There were several major waves of Russian immigrants into America. The first one happened pre 1950s after the October Russian Revolution in 1917. It mostly consisted of people sympathizing with the old government and trying to escape the Bolsheviks.
Voluntary
MEDC à MEDC
Poland
America and England
Polish people want to start a better life, with well paid jobs, to earn more money. The industrial revolution in America in the beginning of the 20th century had a much greater impact than in certain countries in Europe, like Poland. In America the employment rates were rising with the side effect that there was a lack of workmen in different trades. The Poles had the necessary manpower to fill these gaps (as did other nations), and the largest part of the immigrants were coalminers from Silesia (Polish coalmining area). These were sought badly by certain states in order to expand their mining activity.
Forced
MEDC à LEDC
Poland
Hungary and Romania
To flee the war, to neutral Romania and Hungary.
Is there anything else that you know about migration in the UK - if so please tell me!
(Cameron - don't do this to me again! Uploading is a nightmare!!!)
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Anyone looking for inspiration for the homework this week?









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Take a look at these 2 from Cameron

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Five Indicators by Nick Dyson
Life expectancy
The life expectancy in Italy and Brazil is far greater than in Ethiopia. This is due to the better living conditions e.g. Italy has plenty of hospitals, fresh water for everyone. Ethiopia on the other hand is a LLEC and clean water is in short supply. There is shortage of food and high cases of diseases which leads to a low life expectancy.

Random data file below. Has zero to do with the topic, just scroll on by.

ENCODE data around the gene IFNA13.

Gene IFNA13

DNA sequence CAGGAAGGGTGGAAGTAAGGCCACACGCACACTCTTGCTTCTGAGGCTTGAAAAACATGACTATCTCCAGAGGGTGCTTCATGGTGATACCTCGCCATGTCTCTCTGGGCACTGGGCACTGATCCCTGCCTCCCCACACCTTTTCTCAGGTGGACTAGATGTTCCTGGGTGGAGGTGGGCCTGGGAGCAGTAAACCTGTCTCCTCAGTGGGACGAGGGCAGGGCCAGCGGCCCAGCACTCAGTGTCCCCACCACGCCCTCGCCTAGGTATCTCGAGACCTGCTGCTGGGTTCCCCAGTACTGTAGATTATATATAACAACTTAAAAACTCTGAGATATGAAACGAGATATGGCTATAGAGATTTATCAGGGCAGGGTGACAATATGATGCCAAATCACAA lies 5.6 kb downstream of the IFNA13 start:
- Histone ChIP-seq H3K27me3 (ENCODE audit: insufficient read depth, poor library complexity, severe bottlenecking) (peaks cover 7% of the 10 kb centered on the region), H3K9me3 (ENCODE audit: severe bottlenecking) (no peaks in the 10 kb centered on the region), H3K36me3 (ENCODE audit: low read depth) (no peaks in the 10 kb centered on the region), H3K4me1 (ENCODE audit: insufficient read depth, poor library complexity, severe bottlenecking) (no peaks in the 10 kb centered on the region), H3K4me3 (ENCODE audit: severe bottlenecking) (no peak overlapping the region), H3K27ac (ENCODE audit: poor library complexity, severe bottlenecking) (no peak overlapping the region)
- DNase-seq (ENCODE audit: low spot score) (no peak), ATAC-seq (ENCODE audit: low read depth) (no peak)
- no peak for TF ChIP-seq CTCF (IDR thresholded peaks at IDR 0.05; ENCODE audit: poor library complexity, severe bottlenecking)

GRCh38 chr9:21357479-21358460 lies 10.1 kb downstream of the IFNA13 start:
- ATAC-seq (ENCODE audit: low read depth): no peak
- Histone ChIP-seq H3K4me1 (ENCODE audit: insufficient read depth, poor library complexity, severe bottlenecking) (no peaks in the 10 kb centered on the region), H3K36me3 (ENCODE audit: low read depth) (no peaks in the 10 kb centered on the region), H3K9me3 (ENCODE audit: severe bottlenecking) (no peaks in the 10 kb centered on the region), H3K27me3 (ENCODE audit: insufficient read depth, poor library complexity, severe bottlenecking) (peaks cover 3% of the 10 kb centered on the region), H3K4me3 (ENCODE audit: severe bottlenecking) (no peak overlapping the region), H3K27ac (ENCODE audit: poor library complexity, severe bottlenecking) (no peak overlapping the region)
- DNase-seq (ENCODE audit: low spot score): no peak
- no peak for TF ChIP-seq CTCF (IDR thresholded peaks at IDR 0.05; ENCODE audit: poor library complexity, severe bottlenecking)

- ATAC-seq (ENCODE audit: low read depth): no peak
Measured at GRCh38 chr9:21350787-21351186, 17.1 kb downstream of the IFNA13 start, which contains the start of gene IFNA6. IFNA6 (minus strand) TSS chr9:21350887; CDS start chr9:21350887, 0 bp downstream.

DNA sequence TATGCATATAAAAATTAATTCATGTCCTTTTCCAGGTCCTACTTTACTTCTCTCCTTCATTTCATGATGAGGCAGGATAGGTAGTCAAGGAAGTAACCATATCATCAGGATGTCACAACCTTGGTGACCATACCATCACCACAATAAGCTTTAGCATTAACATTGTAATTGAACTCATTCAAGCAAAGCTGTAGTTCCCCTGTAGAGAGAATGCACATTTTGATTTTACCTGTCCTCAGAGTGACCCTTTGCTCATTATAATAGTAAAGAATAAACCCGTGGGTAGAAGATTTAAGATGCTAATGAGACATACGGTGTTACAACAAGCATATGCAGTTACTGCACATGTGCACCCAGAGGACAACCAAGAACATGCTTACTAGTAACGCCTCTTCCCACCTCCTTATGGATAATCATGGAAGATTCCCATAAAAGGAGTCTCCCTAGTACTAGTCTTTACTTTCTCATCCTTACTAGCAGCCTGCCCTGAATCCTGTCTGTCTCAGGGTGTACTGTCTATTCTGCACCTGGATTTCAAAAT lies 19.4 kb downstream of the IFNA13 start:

Birth rate/ 1000 pop
Ethiopia’s birth rate is significantly higher than Italy or Brazil because of the life expectancy is low (see above) they need to reproduce more so that their community can be maintained and hopefully grow, also when their parents are old, by having more children, the family business will run smoother and they will have someone to look after them in their old age
Infant mortality rate
The mortality rate in Ethiopia is much higher than Italy and Brazil because they just don’t have the facilities to protect babies. E.g. in Italy babies are given vaccines to help fight off infections and diseases also in Ethiopia if the mother runs out of milk the mother can’t get Formula milk so there is a high chance the baby could die.
Water
Italy has 10x more water than Ethiopia and 2x more water than Brazil. Italy probably needs more water because of a bigger population and their needs to survive. Brazil probably has a lower population so does not need to have as much water, but with that said they should be given what they are getting. Finally Ethiopia’s water rate is appallingly low, because they have a lack of clean water people in Ethiopia will be getting a lot of diseases from unclean water.